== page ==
For patients with more widespread and progressive disease, systemic treatment must be added. Drugs like glucocorticoids, cyclosporin-A, sulfa, clofazimine, colchicine, azathioprine, mycophenolate mofetil, and cyclophosphamide have been used.2 Intravenous immunoglobulin has been used with success.18 Sulfones inhibit the myeloperoxidase-H2O2 -halide-mediated cytotoxic system in polymorphonuclear leukocytes; dapsone may reduce tissue viscosity, thereby preventing edema and decreasing acute inflammatory reactions; and cyclosporine influences the early events in antigenic activation of helper T cells via inhibition of lymphokine production and secretion, thus preventing the aggregation of lymphocytes at the periphery of PG lesion. Clofazimine mode of action is thought to relate to its anti-inflammatory, rather than antibacterial, effect.5 The treatment has to be continued and tapered based on clinical response. If steroids are used over long periods of time, steroid-sparing agents (eg, azathioprine) must be added and bone density, glucose, cholesterol, and other laboratory levels must be monitored. Recent case series and reports have shown promising results with biological therapy like etanercept19 and infliximab20; however, in the authors’ setting, the cost of this therapy is too high.

Case Report

     Presentation. Ms. G, a 55 year-old resident of Mexico City, was seen at the authors’ clinic with a history of a very painful ulcer of 5 years’ duration. The ulcer, located on the right leg, affected the external lateral aspect of the pretibial region, measured 16 cm x 10 cm, and featured well-defined overhanging violaceous borders (see Figure 1). Ms. G acknowledged exquisite pain that did not respond to conventional nonsteroidal anti-inflammatories (celecoxib, indomethacine, and diclofenac).  

   Ms. G reported that the ulcer had begun as a small abscess that spontaneously drained purulent material and grew progressively larger. Initially, her ulcer was treated with hydrocolloid dressings. When the ulcer enlarged, it was treated as a venous ulcer; it was debrided and covered with saline-moistened gauze and compression bandages. When the ulcer did not respond to this treatment, Ms. G was referred to the authors’ center.

     Ms. G had a 14-year history of rheumatoid arthritis that was treated with nonsteroidal anti-inflammatories. Her most recent laboratory results showed only a positive rheumatoid factor and normocytic normochromic anemia. Antiphospholipid antibodies and cryoglobulins were negative.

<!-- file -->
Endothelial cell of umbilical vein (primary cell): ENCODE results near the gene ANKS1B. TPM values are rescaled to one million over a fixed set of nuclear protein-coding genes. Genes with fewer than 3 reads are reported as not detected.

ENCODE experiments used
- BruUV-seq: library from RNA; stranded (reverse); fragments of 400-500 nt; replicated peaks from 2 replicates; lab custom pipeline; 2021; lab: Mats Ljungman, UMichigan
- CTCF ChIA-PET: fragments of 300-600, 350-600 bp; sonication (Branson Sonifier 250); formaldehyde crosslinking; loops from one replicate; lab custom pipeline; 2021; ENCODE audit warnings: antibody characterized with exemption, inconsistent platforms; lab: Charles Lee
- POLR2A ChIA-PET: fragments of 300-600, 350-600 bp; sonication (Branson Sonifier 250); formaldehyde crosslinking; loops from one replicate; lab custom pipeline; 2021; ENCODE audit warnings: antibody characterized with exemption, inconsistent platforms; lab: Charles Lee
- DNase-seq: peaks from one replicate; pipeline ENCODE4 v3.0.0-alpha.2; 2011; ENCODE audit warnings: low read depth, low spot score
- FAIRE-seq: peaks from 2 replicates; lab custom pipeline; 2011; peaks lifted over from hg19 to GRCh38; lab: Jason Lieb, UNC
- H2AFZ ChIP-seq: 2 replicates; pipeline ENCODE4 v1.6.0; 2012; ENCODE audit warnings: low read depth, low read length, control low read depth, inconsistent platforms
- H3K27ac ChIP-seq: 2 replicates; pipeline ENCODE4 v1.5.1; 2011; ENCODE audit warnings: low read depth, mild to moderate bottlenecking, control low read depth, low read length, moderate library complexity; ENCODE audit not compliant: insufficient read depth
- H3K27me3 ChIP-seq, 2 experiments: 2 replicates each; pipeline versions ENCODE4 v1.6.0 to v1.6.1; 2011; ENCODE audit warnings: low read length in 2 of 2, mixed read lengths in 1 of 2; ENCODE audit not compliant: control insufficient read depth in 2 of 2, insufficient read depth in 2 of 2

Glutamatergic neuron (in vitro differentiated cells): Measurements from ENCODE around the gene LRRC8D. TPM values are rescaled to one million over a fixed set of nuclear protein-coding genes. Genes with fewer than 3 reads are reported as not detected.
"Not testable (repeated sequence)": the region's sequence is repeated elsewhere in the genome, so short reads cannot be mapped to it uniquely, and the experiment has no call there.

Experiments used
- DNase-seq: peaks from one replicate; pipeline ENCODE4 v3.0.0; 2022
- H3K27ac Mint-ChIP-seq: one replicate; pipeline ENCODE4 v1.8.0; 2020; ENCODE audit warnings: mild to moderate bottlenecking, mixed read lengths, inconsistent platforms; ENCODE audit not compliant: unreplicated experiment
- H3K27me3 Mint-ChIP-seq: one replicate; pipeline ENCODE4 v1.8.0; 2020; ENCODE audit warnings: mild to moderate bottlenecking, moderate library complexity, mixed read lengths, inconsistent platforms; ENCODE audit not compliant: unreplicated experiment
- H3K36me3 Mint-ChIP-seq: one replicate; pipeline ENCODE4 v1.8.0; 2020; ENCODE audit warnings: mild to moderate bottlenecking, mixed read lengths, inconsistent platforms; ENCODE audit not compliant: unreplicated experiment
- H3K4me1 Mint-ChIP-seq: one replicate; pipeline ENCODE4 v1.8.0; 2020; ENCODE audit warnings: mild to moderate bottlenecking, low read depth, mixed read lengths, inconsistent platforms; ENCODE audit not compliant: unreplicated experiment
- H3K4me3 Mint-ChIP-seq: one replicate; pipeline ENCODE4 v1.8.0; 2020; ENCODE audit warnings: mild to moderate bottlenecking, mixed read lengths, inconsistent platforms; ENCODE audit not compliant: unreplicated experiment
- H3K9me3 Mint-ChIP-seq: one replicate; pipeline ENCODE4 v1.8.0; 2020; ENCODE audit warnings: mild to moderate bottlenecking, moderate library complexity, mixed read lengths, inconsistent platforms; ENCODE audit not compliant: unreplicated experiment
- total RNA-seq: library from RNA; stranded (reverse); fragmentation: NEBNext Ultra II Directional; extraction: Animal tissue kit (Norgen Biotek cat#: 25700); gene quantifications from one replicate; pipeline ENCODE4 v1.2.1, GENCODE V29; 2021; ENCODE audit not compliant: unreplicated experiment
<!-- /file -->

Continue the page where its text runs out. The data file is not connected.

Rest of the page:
Diagnosis and treatment. A biopsy showed a neutrophilic perivascular and interstitial infiltrate in the papillary and reticular dermis with necrosis characteristic of PG. Histopathology results along with the clinical history and presentation also were highly suggestive of PG. The decision was made to start Ms. G on topical 0.01% tacrolimus twice daily covered with nonadhesive gauze (Telfa, Covidien, Mansfield, Mass) and retained with a compression wrapping. Oral prednisone (1 mg/Kg/day) was slowly tapered over the next 8 weeks. At her follow-up visit 4 weeks later, remarkable improvement in the percentage of epithelialized surface, decrease in necrotic tissue, and decrease in wound size from 162 cm2 to 83.05 cm2 were noted (see Figure 2). Pain had decreased substantially, enabling Ms. G to stop taking pain medication and return to her normal activities. Improvement continued (see Figure 3) and the wound was completely healed 4 months after initiating therapy.

Discussion

     Ms. G presented at the authors’ clinic with the classic variety of PG. Although a 5-year ulcer history is not typical of classic variety PG, case studies of long-standing PG3,21 have been published. Her clinical presentation and medical history — particularly, the presence of rheumatoid arthritis — contributed to the diagnosis and biopsy results supported the clinical findings. Ms. G responded quickly to glucocorticoid therapy and the use of tacrolimus used under the nonadhesive dressings, an approach that also helped decrease the pain associated with dressing changes. The rapid response to treatment was considered a confirmation of the accuracy of the authors’ diagnosis.

Conclusion

     A diagnosis of PG must be considered in the presence of a very painful nonresponsive ulcer with a history of a pustule that ulcerates and increases in size in a patient positive for any of the comorbidities known to be associated with the disease. Assessment should include complete clinical history, thorough physical exam emphasizing signs and symptoms of systemic diseases associated with PG, laboratory evaluation, and a tissue specimen for histopathology. Biopsy timing is a consideration. Proper treatment of the cause, including topical calcineurin inhibitors such as tacrolimus and pimecrolimus, as well as systemic steroids and anti-infective and anti-inflammatory treatments, facilitate wound healing and avoid further deterioration and subsequent suffering.

Dr. Contreras-Ruis is the Medical Director, Interdisciplinary Wound and Ostomy Care Center (IWOCC), Dr. Manuel Gea Gonzalez General Hospital, Mexico City, Mexico. Dr. Kresch is a first year dermatology resident; Ms. de la Cruz-Garcia is an ET nurse, IWOCC; Dr. Mercado-Ceja is a first year dermatology resident; and Dr. Lozano-Platonoff is a wound care fellow, IWOCC, Dr. Manuel Gea Gonzalez General Hospital. Please address correspondence to: Jose Contreras-Ruiz, MD, Puente de Piedra 150-T1-C111, Col. Toriello Guerra, Tlalpan 14050, D.F., Mexico: email: contruiz@gmail.com.